Objective. Targeting redundancy within MRI can improve its cost-effective utilization. We sought to quantify potential redundancy in our brain MRI protocols. MATERIALS AND METHODS. In this retrospective review, we aggregated 207 consecutive adults who underwent brain MRI and reviewed their medical records to document clinical indication, core diagnostic information provided by MRI, and its clinical impact. Contributory imaging abnormalities constituted positive core diagnostic information whereas absence of imaging abnormalities constituted negative core diagnostic information. The senior author selected core sequences deemed sufficient for extraction of core diagnostic information. For validating core sequences selection, four readers assessed the relative ease of extracting core diagnostic information from the core sequences. Potential redundancy was calculated by comparing the average number of core sequences to the average number of sequences obtained. Results. Scanning had been performed using 9.4 ± 2.8 sequences over 37.3 ± 12.3 minutes. Core diagnostic information was deemed extractable from 2.1 ± 1.1 core sequences, with an assumed scanning time of 8.6 ± 4.8 minutes, reflecting a potential redundancy of 74.5% ± 19.1%. Potential redundancy was least in scans obtained for treatment planning (14.9% ± 25.7%) and highest in scans obtained for follow-up of benign diseases (81.4% ± 12.6%). In 97.4% of cases, all four readers considered core diagnostic information to be either easily extractable from core sequences or the ease to be equivalent to that from the entire study. With only one MRI lacking clinical impact (0.48%), overutilization did not seem to contribute to potential redundancy. Conclusion. High potential redundancy that can be targeted for more efficient scanner utilization exists in brain MRI protocols.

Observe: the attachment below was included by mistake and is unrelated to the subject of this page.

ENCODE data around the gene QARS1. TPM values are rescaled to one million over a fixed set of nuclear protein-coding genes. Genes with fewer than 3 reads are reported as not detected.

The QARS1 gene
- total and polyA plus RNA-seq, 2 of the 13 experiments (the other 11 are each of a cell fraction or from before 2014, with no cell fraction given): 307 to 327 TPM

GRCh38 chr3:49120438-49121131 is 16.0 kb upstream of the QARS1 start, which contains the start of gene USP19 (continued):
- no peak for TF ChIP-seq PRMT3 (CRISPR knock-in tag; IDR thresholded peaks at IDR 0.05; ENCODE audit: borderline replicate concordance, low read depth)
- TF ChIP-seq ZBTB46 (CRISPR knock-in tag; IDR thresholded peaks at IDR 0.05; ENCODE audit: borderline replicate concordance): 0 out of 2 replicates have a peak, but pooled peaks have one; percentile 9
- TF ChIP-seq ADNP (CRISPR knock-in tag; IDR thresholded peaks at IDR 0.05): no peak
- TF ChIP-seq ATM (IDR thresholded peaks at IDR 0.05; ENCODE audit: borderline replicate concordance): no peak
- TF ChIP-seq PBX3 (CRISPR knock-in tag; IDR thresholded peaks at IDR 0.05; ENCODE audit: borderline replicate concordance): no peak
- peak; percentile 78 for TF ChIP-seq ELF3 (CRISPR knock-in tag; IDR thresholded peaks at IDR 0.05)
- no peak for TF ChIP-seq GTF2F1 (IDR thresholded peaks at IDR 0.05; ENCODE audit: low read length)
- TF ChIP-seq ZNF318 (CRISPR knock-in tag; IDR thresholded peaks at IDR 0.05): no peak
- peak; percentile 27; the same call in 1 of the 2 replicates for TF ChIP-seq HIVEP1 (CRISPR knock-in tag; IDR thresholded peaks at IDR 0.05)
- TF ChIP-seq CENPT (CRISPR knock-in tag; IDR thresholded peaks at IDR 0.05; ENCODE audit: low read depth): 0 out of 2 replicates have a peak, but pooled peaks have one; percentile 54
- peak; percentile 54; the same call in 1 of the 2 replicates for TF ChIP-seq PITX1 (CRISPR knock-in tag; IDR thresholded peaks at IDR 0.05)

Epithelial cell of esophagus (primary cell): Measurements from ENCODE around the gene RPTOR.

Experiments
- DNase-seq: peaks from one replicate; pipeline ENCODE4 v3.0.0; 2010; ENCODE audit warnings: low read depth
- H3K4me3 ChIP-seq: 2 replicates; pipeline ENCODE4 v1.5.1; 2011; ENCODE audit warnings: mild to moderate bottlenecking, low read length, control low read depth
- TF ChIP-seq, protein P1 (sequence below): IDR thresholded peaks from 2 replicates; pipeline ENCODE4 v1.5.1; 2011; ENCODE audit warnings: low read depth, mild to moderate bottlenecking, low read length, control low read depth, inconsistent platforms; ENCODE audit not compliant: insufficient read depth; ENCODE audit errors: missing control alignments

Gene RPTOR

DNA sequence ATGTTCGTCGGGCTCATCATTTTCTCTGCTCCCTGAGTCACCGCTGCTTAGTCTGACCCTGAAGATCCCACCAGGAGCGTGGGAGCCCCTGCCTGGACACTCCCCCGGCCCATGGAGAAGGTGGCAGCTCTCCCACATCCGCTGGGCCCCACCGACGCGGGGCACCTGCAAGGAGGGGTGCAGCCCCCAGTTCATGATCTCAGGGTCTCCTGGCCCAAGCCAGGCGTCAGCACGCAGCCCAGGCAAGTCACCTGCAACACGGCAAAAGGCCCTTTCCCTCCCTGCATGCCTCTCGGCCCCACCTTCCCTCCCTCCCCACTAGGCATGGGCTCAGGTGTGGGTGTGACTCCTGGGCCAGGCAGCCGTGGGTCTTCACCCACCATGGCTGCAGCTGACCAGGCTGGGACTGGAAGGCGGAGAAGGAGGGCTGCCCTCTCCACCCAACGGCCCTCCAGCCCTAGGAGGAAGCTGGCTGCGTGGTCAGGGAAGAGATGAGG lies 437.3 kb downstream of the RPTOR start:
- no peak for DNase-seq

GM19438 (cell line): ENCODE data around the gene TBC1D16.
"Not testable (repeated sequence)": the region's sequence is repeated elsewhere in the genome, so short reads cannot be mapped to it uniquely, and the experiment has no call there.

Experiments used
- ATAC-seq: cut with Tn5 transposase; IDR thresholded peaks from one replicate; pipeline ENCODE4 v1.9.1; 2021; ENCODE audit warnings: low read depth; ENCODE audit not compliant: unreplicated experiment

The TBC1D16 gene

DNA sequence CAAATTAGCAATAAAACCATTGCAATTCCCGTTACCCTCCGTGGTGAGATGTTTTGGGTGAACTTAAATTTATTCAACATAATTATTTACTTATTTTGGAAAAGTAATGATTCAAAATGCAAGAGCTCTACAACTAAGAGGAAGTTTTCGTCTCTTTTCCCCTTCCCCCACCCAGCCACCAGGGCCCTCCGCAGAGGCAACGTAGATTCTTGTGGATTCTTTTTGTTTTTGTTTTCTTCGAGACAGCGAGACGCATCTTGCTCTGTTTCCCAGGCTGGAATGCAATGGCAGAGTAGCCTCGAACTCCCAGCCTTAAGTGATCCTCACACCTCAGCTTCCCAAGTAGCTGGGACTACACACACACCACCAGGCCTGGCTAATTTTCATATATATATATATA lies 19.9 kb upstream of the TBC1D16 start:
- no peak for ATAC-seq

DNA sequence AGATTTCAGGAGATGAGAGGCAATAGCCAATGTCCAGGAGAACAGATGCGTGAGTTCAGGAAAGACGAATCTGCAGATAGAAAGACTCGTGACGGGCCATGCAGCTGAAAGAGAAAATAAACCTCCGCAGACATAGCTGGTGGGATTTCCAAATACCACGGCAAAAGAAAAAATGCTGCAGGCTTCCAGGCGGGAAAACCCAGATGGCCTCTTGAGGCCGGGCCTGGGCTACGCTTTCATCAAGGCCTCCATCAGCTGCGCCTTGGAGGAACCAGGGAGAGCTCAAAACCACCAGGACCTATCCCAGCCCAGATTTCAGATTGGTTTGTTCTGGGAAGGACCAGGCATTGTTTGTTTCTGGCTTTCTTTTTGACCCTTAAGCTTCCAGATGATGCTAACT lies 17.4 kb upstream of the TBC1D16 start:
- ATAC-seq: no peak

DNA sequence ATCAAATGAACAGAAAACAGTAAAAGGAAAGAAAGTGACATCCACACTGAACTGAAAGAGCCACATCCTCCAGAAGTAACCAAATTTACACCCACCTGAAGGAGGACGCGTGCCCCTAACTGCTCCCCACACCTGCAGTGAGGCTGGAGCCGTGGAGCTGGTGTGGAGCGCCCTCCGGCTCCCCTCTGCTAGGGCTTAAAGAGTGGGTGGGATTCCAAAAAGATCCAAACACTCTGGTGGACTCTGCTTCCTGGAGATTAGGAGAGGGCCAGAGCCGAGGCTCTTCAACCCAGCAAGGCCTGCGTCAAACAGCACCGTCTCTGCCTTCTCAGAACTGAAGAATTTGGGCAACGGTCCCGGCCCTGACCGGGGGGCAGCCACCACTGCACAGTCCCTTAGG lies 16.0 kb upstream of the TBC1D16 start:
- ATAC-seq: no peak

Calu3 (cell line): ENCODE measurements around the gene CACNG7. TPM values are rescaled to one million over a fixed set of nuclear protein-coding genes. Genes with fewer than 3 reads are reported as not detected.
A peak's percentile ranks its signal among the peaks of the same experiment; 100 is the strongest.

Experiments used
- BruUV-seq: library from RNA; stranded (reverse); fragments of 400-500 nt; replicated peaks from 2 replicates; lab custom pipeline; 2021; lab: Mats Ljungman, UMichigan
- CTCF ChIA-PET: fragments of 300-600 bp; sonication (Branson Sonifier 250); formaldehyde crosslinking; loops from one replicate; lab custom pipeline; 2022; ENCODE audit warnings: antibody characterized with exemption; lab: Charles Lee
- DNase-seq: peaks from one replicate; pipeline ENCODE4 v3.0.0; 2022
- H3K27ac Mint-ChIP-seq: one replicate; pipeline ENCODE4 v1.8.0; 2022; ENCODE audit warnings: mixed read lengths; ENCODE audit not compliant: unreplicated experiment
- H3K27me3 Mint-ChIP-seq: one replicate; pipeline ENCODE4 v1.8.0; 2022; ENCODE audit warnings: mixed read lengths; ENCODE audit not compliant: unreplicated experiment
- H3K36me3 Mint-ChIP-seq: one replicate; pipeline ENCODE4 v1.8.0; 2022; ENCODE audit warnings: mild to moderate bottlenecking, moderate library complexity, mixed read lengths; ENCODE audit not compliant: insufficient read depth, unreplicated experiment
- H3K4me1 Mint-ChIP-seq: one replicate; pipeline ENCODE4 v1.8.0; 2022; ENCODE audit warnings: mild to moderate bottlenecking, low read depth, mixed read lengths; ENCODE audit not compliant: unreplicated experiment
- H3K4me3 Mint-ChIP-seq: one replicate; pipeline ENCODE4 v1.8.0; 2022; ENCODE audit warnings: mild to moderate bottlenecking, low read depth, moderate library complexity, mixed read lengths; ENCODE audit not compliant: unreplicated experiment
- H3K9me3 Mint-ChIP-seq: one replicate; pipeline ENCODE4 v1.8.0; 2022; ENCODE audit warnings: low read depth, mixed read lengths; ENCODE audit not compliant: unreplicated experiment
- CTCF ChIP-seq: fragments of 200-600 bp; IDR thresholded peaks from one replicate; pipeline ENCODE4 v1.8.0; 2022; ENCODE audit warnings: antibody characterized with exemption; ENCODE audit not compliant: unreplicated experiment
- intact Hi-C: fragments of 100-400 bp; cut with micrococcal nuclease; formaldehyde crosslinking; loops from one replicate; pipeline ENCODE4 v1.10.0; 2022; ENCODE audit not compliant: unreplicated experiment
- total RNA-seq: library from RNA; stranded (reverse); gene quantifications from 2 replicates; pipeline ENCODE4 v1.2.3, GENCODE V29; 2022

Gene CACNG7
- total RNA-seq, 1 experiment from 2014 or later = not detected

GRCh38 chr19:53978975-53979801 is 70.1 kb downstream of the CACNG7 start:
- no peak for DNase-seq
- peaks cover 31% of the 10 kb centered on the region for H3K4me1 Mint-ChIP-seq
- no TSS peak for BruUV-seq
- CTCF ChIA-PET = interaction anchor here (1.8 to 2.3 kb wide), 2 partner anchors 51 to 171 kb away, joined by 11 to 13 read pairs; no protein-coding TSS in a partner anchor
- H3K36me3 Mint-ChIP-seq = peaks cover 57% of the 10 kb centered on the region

- Health care costs
- Resource utilization